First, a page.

Here is an example of the rate of change for churn:

And check out this example of revenue churn from the baremetrics demo page:

4. Expansion MRR

When your existing users bring in more revenue by upgrading to a higher plan or purchasing an add-on service from your business, the new revenue is the expansion MRR. You can also track this metric with Baremetrics.

Some businesses build their user experience to encourage expansion MRR, like upgrading from a user plan to a team or group plan. If your company has made plans for expansion MRR, you can take advantage of the Baremetrics tool and see if your efforts are paying off. 

See all of your financial data with Baremetrics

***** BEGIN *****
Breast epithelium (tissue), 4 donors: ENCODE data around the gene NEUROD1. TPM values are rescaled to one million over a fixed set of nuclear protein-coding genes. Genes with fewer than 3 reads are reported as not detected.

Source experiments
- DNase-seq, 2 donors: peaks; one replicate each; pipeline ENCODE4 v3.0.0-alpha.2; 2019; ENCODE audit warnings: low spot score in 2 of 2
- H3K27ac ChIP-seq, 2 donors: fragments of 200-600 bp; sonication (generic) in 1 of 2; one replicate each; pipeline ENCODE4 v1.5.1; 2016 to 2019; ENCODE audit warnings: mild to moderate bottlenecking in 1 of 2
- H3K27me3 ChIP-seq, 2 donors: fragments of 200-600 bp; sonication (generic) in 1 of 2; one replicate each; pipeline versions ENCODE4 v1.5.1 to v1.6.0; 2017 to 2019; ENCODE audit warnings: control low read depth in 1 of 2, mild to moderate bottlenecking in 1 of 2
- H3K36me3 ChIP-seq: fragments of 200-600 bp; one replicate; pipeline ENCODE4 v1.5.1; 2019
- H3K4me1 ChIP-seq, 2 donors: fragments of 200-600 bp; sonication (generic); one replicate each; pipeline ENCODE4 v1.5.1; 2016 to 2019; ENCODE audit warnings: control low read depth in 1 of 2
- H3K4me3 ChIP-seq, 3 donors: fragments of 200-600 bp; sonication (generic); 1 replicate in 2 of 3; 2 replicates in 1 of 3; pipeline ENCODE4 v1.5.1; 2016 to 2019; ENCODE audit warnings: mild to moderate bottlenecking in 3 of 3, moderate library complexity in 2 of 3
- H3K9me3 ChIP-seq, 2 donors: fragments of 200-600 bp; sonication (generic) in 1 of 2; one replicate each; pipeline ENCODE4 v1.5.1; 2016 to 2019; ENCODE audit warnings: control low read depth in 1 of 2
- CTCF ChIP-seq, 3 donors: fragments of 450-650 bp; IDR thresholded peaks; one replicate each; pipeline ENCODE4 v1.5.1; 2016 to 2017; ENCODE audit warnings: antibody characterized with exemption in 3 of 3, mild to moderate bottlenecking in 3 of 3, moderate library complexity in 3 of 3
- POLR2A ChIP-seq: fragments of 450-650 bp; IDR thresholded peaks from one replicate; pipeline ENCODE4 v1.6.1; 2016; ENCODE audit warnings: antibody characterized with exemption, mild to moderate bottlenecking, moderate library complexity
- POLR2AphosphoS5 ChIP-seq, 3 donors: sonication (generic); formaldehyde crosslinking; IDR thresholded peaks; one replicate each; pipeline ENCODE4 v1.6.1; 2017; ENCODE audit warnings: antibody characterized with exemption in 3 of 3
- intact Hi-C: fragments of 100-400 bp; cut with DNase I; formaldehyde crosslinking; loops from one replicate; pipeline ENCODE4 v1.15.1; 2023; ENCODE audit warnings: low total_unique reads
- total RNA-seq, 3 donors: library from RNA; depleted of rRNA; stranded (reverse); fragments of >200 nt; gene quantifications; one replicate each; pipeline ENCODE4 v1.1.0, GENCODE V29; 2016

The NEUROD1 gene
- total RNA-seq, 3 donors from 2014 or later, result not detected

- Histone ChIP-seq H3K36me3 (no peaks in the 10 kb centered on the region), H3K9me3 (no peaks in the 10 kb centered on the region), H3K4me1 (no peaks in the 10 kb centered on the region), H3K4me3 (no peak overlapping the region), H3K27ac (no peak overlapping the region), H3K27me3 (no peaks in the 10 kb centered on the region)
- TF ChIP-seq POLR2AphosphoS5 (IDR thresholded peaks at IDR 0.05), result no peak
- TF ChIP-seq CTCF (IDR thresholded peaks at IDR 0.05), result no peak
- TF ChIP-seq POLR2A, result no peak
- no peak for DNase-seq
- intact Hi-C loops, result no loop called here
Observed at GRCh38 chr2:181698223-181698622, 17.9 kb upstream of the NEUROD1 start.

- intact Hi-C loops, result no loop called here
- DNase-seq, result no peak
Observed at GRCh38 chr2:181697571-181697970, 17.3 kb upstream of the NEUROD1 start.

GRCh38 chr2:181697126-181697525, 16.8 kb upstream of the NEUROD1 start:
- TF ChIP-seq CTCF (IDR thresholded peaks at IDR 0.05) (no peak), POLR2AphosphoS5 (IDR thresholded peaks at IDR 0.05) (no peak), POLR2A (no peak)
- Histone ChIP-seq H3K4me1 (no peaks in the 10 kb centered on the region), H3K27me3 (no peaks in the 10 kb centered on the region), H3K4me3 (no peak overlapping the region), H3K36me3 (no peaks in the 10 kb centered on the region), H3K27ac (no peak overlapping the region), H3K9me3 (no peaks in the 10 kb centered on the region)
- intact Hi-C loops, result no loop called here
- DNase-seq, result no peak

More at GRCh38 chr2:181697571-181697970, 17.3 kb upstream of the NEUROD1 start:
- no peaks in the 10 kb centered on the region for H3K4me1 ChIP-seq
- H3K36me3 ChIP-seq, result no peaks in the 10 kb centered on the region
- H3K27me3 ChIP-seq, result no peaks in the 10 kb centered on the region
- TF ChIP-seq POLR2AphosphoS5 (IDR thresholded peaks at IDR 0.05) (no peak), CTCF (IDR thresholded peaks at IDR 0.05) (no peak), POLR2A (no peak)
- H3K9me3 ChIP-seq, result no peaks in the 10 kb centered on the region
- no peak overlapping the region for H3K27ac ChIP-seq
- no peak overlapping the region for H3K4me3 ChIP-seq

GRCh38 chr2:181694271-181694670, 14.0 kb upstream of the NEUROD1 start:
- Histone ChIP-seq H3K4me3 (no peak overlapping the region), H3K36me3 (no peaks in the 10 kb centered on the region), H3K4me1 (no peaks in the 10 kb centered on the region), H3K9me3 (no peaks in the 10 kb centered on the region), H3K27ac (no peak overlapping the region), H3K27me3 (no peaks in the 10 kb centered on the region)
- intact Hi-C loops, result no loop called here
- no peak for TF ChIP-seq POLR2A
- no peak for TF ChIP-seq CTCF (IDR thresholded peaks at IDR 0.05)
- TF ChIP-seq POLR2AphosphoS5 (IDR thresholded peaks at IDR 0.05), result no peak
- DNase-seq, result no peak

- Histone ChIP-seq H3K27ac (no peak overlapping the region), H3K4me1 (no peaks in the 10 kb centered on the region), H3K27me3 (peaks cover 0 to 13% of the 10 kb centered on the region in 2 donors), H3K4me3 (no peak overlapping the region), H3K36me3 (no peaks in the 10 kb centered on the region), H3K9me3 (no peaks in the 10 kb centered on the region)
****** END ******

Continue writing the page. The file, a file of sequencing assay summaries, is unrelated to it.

Baremetrics provides a dashboard to track your financial data and its interplay with several other business performance data. Your company’s financial data is essential for several reasons. It provides a glance as well as an in-depth look at the overall health of your business. 

Your internal team will also use your financial data to analyze business performance and determine whether tactics and strategies must be changed or improved. 

In addition to giving you clear insight into your financial information, Baremetrics shows you how your company performs against industry benchmarks. Look at more of what the Open Benchmarks say here, or start a free trial today!

Lea LeBlanc

Lea is passionate about impactful businesses, good writing, and the stories founders have to tell. When she’s not writing about SaaS topics, you can find her trying new recipes in her tiny Tokyo kitchen.